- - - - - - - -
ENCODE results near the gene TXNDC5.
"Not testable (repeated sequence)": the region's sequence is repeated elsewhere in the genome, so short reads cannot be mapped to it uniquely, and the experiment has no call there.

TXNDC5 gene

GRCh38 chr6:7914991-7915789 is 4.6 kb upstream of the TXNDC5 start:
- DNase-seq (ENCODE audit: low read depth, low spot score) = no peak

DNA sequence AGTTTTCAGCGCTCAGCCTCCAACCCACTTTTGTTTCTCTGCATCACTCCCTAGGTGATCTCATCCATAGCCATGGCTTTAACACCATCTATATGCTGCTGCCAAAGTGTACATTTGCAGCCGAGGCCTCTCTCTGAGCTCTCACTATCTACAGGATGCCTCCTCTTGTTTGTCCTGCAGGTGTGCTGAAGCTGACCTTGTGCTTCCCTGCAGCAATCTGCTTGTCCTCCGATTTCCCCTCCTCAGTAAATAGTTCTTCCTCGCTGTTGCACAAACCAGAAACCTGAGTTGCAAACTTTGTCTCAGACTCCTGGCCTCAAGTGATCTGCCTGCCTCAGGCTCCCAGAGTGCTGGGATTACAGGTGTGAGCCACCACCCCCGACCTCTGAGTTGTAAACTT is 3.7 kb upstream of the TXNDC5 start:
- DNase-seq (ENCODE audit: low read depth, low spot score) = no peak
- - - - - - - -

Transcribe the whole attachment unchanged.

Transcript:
ENCODE results near the gene TXNDC5.
"Not testable (repeated sequence)": the region's sequence is repeated elsewhere in the genome, so short reads cannot be mapped to it uniquely, and the experiment has no call there.

TXNDC5 gene

GRCh38 chr6:7914991-7915789 is 4.6 kb upstream of the TXNDC5 start:
- DNase-seq (ENCODE audit: low read depth, low spot score) = no peak

DNA sequence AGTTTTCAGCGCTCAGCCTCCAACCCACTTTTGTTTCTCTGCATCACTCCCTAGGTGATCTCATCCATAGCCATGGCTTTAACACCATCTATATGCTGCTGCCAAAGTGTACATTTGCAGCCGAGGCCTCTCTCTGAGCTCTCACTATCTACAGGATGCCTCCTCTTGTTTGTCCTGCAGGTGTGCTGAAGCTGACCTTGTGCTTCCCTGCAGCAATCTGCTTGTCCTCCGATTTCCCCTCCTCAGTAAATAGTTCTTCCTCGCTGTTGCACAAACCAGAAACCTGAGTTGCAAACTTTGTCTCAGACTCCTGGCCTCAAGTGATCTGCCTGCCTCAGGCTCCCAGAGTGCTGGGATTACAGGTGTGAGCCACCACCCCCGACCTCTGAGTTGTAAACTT is 3.7 kb upstream of the TXNDC5 start:
- DNase-seq (ENCODE audit: low read depth, low spot score) = no peak